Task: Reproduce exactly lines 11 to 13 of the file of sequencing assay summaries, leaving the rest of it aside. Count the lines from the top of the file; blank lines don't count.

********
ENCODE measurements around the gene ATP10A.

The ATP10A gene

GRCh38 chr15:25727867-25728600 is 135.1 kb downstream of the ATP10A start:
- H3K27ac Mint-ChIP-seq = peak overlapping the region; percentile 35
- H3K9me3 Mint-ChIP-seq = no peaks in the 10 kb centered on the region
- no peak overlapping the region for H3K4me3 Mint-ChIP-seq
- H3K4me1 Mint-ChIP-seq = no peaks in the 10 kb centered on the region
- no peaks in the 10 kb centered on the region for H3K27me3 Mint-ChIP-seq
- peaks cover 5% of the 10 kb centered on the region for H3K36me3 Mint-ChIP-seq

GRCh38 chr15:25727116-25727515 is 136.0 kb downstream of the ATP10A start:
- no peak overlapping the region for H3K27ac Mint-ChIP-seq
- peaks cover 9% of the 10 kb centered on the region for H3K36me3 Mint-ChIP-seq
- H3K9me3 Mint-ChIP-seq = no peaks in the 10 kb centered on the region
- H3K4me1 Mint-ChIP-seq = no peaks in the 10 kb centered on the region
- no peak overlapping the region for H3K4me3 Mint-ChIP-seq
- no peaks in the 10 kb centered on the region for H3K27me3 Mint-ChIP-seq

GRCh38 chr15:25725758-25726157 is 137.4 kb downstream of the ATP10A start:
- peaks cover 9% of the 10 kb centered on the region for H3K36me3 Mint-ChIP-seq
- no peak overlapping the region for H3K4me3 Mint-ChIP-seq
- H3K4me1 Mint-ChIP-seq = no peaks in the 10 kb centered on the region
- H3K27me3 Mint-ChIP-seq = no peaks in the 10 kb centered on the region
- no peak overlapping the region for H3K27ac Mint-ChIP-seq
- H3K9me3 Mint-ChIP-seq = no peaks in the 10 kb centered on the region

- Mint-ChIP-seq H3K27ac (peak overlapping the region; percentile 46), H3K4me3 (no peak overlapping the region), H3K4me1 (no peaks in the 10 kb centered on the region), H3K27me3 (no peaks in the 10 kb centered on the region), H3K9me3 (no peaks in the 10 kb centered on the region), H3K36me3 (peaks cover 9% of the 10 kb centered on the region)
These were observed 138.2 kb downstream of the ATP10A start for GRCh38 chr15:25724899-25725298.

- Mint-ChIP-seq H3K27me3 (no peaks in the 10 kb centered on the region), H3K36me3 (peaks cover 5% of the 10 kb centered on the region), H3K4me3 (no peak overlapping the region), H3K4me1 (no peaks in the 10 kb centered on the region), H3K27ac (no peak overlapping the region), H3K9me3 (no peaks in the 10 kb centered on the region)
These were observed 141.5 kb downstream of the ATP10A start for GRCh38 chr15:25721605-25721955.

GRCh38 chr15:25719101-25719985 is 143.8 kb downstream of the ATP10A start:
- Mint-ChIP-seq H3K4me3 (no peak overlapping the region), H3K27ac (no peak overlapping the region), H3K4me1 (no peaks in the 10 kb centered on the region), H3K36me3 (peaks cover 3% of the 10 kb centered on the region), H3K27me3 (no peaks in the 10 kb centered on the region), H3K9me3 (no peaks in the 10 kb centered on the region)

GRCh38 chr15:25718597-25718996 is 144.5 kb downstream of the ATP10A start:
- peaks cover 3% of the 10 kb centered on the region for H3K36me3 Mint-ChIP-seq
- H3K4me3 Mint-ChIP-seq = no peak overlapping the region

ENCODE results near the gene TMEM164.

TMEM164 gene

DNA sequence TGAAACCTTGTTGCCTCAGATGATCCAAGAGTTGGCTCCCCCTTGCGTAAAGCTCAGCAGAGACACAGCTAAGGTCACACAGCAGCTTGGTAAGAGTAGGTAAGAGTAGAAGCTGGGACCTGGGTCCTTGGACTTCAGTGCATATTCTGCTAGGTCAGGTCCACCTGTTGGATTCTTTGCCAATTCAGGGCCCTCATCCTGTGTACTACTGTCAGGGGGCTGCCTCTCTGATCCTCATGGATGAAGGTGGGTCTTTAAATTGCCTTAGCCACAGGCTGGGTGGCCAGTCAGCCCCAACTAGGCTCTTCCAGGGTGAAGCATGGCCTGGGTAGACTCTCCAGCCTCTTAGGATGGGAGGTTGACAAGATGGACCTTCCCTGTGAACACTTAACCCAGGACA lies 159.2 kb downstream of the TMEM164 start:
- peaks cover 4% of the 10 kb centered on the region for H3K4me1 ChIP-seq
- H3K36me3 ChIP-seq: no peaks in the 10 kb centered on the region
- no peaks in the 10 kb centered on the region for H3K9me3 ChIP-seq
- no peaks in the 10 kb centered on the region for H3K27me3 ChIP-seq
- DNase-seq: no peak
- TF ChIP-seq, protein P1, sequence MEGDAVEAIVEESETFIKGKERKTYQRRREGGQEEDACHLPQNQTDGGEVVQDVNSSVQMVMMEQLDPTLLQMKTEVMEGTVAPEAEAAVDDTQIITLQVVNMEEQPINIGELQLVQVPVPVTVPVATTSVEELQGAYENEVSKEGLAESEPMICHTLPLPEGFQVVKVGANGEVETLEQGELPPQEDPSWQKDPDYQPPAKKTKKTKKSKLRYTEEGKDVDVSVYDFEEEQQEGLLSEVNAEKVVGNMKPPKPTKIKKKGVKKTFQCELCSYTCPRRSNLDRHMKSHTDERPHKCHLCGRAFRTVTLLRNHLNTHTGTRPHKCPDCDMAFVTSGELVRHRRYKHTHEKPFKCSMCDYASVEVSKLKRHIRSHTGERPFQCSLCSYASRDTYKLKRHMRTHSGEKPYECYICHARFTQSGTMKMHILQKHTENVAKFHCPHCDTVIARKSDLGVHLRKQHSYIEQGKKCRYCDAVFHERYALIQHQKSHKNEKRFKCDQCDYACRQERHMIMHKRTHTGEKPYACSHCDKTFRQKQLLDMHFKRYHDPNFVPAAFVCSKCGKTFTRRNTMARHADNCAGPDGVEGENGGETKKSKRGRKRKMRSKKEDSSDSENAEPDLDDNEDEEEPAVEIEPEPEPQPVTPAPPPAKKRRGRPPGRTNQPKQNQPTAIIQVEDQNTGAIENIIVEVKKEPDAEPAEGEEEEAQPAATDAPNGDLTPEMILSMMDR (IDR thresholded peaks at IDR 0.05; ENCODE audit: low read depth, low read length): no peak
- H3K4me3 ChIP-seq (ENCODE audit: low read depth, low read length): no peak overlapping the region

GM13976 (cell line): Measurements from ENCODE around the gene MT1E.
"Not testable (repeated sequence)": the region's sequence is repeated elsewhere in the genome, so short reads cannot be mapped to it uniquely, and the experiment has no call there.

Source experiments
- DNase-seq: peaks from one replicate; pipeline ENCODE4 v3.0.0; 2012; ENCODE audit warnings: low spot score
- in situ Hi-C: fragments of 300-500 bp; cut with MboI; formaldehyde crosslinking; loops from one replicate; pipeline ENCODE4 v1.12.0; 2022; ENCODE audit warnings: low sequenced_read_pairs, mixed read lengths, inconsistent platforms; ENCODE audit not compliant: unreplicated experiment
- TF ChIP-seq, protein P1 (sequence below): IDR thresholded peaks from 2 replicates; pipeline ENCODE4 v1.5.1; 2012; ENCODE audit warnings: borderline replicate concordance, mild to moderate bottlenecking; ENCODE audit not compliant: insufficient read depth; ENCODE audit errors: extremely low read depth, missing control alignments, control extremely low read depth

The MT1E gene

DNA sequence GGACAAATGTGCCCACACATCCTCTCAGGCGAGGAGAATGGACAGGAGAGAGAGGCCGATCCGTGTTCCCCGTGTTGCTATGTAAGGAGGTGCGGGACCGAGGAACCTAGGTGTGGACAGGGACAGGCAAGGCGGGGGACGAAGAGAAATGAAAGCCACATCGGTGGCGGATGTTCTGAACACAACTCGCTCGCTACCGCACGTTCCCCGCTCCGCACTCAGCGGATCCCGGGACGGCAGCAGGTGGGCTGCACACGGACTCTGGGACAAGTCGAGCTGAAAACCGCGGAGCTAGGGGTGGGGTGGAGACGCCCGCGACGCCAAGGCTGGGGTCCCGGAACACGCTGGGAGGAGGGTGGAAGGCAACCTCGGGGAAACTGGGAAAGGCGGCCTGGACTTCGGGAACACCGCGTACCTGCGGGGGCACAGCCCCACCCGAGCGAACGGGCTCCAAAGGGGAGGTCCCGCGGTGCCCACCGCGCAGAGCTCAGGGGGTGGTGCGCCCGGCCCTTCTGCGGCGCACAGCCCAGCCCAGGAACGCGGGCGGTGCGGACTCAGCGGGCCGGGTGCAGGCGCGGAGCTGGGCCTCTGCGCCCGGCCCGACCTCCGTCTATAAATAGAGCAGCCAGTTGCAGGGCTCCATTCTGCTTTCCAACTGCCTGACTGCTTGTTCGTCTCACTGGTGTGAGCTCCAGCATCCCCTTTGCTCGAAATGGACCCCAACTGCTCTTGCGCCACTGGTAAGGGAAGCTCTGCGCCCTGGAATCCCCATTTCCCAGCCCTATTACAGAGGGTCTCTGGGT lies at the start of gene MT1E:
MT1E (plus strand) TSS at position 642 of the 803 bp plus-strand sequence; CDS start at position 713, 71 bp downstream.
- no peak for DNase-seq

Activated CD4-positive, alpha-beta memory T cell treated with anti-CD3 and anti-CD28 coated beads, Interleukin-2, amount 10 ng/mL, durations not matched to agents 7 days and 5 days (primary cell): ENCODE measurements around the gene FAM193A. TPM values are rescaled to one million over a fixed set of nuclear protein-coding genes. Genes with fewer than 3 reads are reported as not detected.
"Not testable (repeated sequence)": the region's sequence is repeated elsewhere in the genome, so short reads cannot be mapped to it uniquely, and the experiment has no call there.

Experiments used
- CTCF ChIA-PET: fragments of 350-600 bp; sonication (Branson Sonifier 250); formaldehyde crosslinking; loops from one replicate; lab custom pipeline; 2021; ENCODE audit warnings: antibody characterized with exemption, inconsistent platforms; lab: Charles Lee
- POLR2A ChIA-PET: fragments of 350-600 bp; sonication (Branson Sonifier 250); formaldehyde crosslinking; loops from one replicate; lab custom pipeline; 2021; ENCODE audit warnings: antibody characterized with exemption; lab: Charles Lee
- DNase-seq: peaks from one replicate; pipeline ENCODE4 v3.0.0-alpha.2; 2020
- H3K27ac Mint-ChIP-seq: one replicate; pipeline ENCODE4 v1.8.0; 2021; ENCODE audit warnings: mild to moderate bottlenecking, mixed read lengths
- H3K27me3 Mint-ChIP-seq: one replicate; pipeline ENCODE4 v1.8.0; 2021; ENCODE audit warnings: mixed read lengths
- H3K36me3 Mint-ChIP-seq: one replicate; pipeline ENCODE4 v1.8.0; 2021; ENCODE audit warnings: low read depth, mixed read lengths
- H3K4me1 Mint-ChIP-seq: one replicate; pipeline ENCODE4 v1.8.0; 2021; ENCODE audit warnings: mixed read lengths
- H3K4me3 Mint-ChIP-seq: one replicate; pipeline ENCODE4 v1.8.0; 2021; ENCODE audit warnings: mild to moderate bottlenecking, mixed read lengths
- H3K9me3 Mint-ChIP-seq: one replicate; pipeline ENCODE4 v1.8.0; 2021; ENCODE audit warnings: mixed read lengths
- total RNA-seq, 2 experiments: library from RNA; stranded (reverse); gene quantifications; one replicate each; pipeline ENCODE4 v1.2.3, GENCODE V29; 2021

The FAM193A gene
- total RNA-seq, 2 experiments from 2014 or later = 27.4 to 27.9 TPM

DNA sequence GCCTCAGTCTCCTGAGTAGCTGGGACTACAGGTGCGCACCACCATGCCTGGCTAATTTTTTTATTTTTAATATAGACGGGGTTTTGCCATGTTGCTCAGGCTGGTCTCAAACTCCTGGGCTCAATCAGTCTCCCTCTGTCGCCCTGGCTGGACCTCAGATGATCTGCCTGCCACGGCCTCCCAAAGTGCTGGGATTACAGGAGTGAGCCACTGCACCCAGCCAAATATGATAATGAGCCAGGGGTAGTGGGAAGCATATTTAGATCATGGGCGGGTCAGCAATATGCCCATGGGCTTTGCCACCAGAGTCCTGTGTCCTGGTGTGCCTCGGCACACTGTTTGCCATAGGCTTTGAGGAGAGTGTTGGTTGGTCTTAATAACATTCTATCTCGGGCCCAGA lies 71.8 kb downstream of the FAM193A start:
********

- no peak overlapping the region for H3K27ac Mint-ChIP-seq
- peaks cover 9% of the 10 kb centered on the region for H3K36me3 Mint-ChIP-seq
- H3K9me3 Mint-ChIP-seq = no peaks in the 10 kb centered on the region